Reynolds and Reynolds began in 1866 as a purveyor of printed forms, which remains a big part of its business.
Headquartered near Dayton, OH, the company evolved into an information-technology provider, specifically offering computerized dealership management systems.
The firm has reinvented itself by using the DNA of the DMS to offer an array of enhanced software products dubbed the retail management system. The company says those tools allow dealerships to offer better and faster and customercentric service, department by department.
In a Q and A with WardsAuto, Reynolds President Ron Lamb and Jon Strawsburg, vice president-product planning, discuss the firm’s transformation and how it came about.
WardsAuto: So how did you get from there to here?
Lamb: Six or seven years ago, we decided to completely rebuild the DMS system, and build a broader platform. Over the last three years, we’ve been talking about this concept of the retail management system.
The DMS is about counting your money, but consumer-experience tools help you make money. These tools became an integrated part of the platform. All pieces work in harmony. When a customer drives in, RFID (radio-frequency identification) tells the dealership service adviser you are here, pulls up the appointment on his mobile device, provides him with a service history of the car and the customer’s name flashes on a welcome screen. All that is on the same system as everything else. It all happens cohesively to create the “wow” factor.
WardsAuto: Reynolds has made some recent acquisitions. What are some of those?
Lamb: One of them is XtremeService, a data-mining and vehicle-matching tool that (megadealer) Rick Hendrick had his folks develop over the years.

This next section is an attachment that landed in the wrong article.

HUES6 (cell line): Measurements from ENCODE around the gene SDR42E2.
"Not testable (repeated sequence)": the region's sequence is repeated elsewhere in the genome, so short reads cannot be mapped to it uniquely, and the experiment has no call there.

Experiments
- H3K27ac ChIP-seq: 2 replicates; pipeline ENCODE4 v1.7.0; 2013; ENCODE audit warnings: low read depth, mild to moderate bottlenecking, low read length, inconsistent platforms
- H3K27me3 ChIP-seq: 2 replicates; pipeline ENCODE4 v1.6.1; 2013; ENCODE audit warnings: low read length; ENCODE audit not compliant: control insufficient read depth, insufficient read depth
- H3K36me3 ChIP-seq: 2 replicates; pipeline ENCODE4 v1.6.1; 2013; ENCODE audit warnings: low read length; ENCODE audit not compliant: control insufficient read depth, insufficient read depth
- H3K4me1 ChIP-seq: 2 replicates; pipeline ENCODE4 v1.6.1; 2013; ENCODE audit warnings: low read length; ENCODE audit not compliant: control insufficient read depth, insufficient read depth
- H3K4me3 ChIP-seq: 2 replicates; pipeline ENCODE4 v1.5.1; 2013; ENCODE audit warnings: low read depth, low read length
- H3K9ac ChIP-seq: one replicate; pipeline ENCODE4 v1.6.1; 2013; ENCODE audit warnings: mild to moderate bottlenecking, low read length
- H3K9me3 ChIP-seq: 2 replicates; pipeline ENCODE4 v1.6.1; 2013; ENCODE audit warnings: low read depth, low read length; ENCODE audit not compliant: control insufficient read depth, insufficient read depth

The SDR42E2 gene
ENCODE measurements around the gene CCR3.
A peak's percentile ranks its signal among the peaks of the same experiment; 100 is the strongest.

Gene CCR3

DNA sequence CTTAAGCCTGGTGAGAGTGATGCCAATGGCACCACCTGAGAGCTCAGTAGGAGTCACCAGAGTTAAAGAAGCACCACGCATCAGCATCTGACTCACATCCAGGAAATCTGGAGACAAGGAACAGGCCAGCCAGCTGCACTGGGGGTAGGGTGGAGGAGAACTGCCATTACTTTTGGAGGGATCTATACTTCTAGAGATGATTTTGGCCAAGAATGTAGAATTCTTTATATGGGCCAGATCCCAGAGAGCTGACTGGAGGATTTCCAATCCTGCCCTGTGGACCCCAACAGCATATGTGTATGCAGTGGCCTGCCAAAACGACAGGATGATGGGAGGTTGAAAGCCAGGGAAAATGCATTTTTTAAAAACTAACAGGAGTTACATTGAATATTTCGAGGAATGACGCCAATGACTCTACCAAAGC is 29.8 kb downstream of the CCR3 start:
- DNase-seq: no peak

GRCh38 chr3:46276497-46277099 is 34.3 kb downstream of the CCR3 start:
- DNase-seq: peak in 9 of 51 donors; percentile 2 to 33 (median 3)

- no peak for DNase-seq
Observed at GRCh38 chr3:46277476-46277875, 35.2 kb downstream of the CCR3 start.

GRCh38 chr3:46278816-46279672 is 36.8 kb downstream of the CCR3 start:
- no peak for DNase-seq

You take your new and pre-owned inventory, and the system prices it out based on current rates, residuals, rebates, incentives, dealer cash – all that stuff.
Then when customers come into the service lane, say someone in aLX, the system knows what that’s going for, how much the customer paid for it, how many payments are left and the likely equity. Now, we can have a conversation about a trade in and a new-car purchase with the same monthly payments as the person is currently paying.
Rick has found a 15% increase on new-vehicle sales based on this program. That’s amazing. And as a dealer you are getting high-quality late models for your used-car inventory.
We also just acquired Add.On.Auto, an accessory-business tool. Accessories are a $32 billion-a-year industry that has eluded a lot of dealers. Less than 10% of dealers are good at selling accessories.
Add.On.Auto has figured it out with an interactive tool at kiosks in the dealership or online. People can see on the screen what their vehicle would look like with them. It’s a configurator, but one that is fun, like a video game.
Selling Accesories a Challenge
WardsAuto: Why do so many dealers have a tough time selling accessories?
Strawsburg: It needs to be correctly fitted into the sales and finance-and-insurance process, and it requires a lot of discipline. Not many people have gone to the effort to make it work.
Lamb: Thousands of vendors sell accessories. They’ll all send dealers books. How do you show the consumer all of those? The dealer reaches a point of saying, “I just don’t want to deal with it anymore.”
A really interesting dealership hires new people from outside the industry, say a young kid from Best Buy or the Verizon store who’s interested in stepping up in auto sales.
This dealer says, “You become the accessory salesman for six months before you get to sell cars.” By sitting down with customers and helping them with accessories, you learn a lot about customers and about the cars you eventually will be selling. But it needed the technology like Add.On.Auto to bring it all together.
WardsAuto: You offer a lot of stuff like that, but how much of a challenge is it for dealership people to actually use those tools?
Lamb: People are seeing the bigger picture. We’ve been releasing products that seem like stand-alones. But it is not a bunch of things. It is one thing doing many things seamlessly.
Reynolds has been around for 140 years. To be fair, if you talked to us five or 10 years ago, we were very proud to be a DMS company. We could count the money faster and better than anybody.
I have been trying to create a mentality internally to change it from counting money to instead helping dealers make more money by creating a Disney-like customer experience by using our retail-management system.